The chair for the event and parliamentarian Dr.Arzu Rana Deuba, shared her commitment to continue to work on the issue relating to children, specifically on girls and women. While she also added that social awareness is not enough to end child marriage as targeted by the government of Nepal. Implementation of policies is also key to ending child marriage.At the same time, the child representative and member of National Child Advocate CouncilPrekshya Adhikari shared about importance of child participation across decision making as well as implementation of programs relating to children.

The campaign ‘It Takes Nepal to End Child Marriage’ started in Nepal on 2017 August through a formal launch by the then President Bidya Devi Bhandari to bring impact through the campaign with a specific focus on strengthening systems, changing behaviors of children, adolescents and their family and influencing effective implementation of policy.

Roslyn H. Gabriel, the National Director of WVI Nepal highlighted the importance of efficient collaboration between government and non-government agencies to eliminate child marriage in Nepal by 2030. “The campaign brought together more than65 partners in the federal, provincial and local levels to join hands in the declaration of 11 Child Friendly Local Governments and has been able to directly prevent 561 Child marriages throughout WVI Nepal’s working areas.

Panel discussion on ending child marriage.jpg

The campaign covered 46 municipalities in six provinces of the nation where 24 rural municipalities and municipalities formed ending child early and forced marriage strategy/plan/procedures, and 10 rural municipalities and municipalities have already endorsed and implemented the strategy in their respective municipalities. However, our effort should not end here, while there has been progress made, almost 1 in 3 children still marry before the age of 18 years in Nepal and the issue requires sustained focused attention. World Vision willcontinue its commitment and urges the government as well as all stakeholders to keep the momentum alive towards the efforts of ending child marriage.”, she further adds.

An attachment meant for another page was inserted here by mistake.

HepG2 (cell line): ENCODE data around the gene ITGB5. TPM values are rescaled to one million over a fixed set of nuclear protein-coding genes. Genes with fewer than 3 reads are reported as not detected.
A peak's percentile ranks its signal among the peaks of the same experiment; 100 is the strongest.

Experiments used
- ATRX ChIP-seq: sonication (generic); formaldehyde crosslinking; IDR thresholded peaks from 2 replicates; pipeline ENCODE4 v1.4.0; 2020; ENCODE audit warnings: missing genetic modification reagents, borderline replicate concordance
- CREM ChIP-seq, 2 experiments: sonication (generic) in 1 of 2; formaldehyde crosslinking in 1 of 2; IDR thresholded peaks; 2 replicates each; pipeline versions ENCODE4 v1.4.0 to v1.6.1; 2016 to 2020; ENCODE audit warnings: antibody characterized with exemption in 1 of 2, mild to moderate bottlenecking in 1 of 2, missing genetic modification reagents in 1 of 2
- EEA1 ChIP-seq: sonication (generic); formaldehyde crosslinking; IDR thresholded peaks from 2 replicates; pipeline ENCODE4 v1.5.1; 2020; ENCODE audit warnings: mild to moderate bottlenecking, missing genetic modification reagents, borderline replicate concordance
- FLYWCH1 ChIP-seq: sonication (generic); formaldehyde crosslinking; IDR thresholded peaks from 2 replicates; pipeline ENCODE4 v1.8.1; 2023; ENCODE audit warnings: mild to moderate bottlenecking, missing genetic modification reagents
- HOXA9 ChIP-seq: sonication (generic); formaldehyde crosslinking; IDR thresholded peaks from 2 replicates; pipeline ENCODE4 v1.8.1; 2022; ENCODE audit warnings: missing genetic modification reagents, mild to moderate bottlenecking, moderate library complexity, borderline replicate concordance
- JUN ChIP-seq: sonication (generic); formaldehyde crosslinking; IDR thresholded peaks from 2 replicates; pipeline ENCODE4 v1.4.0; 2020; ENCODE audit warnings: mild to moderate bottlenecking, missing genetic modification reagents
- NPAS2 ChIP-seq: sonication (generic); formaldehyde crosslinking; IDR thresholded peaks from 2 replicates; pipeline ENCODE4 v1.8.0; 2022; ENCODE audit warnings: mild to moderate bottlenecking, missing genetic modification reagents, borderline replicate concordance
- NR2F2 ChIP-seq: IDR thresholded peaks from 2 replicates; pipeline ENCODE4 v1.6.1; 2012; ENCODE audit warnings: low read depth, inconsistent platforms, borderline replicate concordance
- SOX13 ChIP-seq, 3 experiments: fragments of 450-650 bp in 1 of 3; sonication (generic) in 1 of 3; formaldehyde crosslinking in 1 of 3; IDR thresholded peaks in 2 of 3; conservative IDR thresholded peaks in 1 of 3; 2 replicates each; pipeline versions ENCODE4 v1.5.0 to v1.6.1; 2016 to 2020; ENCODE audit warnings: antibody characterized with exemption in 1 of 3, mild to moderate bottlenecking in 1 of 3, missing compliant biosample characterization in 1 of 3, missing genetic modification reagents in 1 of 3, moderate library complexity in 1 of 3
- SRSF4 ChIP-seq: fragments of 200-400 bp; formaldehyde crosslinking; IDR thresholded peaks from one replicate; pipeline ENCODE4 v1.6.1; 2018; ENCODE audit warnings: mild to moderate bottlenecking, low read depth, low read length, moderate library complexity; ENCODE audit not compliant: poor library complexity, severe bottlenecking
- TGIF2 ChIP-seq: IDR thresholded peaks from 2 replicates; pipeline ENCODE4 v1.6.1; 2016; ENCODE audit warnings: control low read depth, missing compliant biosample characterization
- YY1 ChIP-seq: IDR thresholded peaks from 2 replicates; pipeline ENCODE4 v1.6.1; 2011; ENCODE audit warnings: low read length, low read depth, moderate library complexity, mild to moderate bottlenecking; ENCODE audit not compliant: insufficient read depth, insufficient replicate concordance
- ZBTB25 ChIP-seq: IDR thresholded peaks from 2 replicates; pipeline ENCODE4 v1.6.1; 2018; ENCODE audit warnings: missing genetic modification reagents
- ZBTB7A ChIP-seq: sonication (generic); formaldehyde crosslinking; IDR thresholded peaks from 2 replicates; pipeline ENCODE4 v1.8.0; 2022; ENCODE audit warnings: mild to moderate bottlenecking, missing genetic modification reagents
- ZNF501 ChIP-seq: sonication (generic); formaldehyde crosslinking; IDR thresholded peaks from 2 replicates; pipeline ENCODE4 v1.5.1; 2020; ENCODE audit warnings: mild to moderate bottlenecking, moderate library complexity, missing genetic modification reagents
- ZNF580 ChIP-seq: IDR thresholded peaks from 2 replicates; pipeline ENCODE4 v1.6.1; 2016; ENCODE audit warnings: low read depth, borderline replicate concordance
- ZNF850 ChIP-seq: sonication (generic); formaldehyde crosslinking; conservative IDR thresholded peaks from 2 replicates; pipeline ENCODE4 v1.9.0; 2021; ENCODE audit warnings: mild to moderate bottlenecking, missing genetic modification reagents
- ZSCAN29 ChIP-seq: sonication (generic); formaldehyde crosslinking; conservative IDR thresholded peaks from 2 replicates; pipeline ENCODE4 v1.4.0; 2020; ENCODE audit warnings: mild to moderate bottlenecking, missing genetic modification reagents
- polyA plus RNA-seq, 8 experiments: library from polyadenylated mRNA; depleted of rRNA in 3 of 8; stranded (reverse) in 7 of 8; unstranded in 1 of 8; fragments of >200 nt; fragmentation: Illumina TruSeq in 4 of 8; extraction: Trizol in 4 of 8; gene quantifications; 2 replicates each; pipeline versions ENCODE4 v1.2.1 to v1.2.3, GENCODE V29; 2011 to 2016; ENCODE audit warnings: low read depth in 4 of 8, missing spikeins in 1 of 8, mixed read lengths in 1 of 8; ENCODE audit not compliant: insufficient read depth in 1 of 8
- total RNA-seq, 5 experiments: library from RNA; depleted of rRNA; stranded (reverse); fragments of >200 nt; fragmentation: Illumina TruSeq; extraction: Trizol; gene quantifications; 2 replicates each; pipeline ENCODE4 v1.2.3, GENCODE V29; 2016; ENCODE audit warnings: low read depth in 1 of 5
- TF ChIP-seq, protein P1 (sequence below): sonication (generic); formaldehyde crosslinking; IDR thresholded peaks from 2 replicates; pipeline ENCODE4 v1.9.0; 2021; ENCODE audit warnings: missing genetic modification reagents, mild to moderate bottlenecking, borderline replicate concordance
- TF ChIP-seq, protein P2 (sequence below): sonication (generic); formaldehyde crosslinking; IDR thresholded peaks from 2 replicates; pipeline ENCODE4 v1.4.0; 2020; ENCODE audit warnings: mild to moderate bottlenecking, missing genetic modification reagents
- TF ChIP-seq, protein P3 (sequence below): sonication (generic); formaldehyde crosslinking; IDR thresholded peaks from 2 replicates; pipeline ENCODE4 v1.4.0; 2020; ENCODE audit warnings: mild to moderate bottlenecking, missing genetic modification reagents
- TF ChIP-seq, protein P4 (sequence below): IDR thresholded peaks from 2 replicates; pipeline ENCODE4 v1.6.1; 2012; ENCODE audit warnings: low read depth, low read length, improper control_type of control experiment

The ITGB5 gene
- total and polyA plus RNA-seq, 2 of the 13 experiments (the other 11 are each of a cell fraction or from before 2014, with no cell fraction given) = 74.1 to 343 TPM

Dibya, a child club member and anti-child marriage campaigner shares, “We’re working to stop child marriages in our village, and we are making parents aware of the issues caused by child marriage and the laws against it. However, many of the families that marry their daughters early in our community do so because of financial constraints – sons are sent to India to find work, and girls are married.” She is a child marriage survivor who is now actively engaged in stopping child marriage in her community with support from World Vision and its implementing organizations.

Though the campaign has come to an end, the issues surrounding child marriage and child rights will continue to be a priority of work for World Vision. World Vision will continue to improve the well-being of 0.8 million children, in particular the most vulnerable ones by 2025 through its work on education, health, nutrition and WASH, disaster risk reduction, child protection, and livelihood.